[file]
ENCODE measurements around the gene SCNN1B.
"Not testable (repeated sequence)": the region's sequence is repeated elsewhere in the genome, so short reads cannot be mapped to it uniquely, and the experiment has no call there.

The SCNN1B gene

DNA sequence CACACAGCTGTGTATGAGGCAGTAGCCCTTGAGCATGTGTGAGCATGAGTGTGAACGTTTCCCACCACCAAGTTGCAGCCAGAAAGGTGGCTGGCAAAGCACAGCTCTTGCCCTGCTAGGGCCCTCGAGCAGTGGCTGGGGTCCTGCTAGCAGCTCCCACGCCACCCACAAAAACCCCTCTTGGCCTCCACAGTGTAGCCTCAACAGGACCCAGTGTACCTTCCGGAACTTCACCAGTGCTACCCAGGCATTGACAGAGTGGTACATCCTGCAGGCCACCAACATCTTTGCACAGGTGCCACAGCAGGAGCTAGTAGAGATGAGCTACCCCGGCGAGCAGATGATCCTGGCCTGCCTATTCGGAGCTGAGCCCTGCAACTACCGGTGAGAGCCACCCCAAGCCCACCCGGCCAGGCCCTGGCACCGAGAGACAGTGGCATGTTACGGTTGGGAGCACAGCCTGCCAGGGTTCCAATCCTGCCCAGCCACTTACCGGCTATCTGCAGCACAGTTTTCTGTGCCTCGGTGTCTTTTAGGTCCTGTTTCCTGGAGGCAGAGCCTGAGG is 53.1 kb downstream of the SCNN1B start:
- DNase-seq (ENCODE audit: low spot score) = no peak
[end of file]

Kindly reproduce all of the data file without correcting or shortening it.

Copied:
ENCODE measurements around the gene SCNN1B.
"Not testable (repeated sequence)": the region's sequence is repeated elsewhere in the genome, so short reads cannot be mapped to it uniquely, and the experiment has no call there.

The SCNN1B gene

DNA sequence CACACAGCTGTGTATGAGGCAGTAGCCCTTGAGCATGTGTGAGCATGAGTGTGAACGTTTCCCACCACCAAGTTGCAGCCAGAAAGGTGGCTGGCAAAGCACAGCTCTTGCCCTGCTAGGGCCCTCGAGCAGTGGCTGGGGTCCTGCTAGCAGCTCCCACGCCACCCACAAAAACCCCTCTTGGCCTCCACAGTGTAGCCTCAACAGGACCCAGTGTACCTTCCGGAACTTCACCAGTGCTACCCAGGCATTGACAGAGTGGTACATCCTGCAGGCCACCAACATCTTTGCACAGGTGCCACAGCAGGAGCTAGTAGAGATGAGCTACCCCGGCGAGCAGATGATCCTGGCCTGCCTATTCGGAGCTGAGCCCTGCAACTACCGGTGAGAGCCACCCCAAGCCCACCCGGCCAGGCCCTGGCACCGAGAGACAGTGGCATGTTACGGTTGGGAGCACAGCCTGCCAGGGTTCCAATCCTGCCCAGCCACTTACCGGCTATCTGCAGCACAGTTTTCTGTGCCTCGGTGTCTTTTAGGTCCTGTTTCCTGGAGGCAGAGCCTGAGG is 53.1 kb downstream of the SCNN1B start:
- DNase-seq (ENCODE audit: low spot score) = no peak